23. ^ Tolpygo, K.B. (1953). "To a mechanism of decay of thermoelectron emission of oxide cathode working in a pulse regime". Zhurnal Eksperimentalnoi I Teoreticheskoi Fiziki (Sov. JETP). 24 (4): 478–485.
  24. ^ Tolpygo, K.B. (1953). "Photovoltaic effect in a semiconductor with photoconductivity of one sign". Zhurnal Eksperimentalnoi I Teoreticheskoi Fiziki (Sov. JETP). 23 (3): 340–348.
  25. ^ Tolpygo, K.B. (1956). "Emission capability of an abrupt p-n-transition and its effect upon the conductivity of a semiconductor". Soviet Physics - Technical Physics. 1 (2): 287–305.
  26. ^ Tolpygo, K.B. (1957). "Variation of the emissivity of a p-n junction with its structure and operating conditions". Soviet Physics - Technical Physics. 2 (5): 809–822.
  27. ^ Tolpygo, K.B.; Tsidilkoskii, I.M. (1952). "Theory of thermal rectifying. I Thermo-rectification effect". Zhurnal Teckhnicheskoi Fiziki. 22 (9): 1442–1454.
  28. ^ Tolpygo E. I. et al "Nonradiative Auger recombination of electrons at donor-acceptor pairs." Soviet Physics semiconductors - USSR, v.8, no.3, pp. 326–328 (1974)
  29. ^ Telezhkin V. A. and Tolpygo K. B. "Theory of electron-structure of radiation defects in semiconductors (Review)." Soviet Physics Semiconductors - USSR, v. 16, no. 8, pp. 857–875 (1982).
  30. ^ Latynin S. L. and Tolpygo K. B. "Microscopic theory of light propagation in a semi-infinite crystal." Fizika Tverdogo Tela, v. 30, no. 4, pp. 1191–1193 (1988).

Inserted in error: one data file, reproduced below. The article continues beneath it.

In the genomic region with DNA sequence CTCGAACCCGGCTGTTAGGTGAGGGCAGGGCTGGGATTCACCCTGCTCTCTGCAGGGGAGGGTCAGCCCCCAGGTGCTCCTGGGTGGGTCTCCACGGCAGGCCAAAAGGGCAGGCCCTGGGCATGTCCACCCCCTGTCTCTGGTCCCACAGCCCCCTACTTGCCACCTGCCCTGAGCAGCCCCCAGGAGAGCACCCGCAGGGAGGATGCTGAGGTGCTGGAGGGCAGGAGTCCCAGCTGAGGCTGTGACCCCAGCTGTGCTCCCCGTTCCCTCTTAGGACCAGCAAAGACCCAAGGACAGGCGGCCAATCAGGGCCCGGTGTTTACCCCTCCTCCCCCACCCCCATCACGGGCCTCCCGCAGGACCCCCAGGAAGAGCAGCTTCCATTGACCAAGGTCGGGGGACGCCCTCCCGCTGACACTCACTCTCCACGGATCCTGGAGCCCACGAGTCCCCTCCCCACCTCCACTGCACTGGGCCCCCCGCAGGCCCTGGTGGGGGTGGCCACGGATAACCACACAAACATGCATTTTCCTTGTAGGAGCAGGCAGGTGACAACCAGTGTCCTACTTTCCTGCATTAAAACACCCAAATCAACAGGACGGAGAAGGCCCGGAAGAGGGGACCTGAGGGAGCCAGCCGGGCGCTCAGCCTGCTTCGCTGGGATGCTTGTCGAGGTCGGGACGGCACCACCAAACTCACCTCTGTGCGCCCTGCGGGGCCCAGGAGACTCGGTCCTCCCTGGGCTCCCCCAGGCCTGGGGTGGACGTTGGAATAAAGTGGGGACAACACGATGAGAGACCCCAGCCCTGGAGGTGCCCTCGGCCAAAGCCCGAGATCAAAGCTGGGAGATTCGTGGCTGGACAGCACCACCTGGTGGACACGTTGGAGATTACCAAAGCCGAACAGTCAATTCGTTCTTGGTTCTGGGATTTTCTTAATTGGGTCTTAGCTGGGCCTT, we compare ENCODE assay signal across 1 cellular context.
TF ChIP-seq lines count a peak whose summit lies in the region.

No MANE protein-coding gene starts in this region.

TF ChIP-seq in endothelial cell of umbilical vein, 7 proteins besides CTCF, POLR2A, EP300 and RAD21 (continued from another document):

31. ^ Tolpygo K. B. "Microscopic theory of Cherenkov radiation." Ukrainian Fizicheski Zhurnal. v. 32, no. 8, pp. 1190–1198 (1987)
  32. ^ Kovalenko L. A. and Tolpygo K. B. "Cherenkov radiation at subrelativistic velocities." Fizika Tverdogo Tela, v. 32, no. 9, pp. 2800–2804 (1990).
  33. ^ Tolpygo K. B. "Possible role of hydrogen-bonds in conformational changes in biopolymers and carrying out their macroscopic displacements." Studia Biophysica, v. 69, no. 1, pp. 35–51 (1978).
  34. ^ Tolpygo K. B. "An exact solution to the problem of cell multiplication in the presence of a mutagenic factor." Doklady Akademii Nauk SSSR, v. 183, no. 5 p. 1209 (1968).
  35. ^ K.B. Tolpygo (1993). "Spreading of excitations and changes in atomic vibrations in poly-guanine-cytosine due to hydrogen bond excitations". Journal of Molecular Structure. 299 (1–2): 185–190. Bibcode:1993JMoSt.299..185T. doi:10.1016/0022-2860(93)80293-5.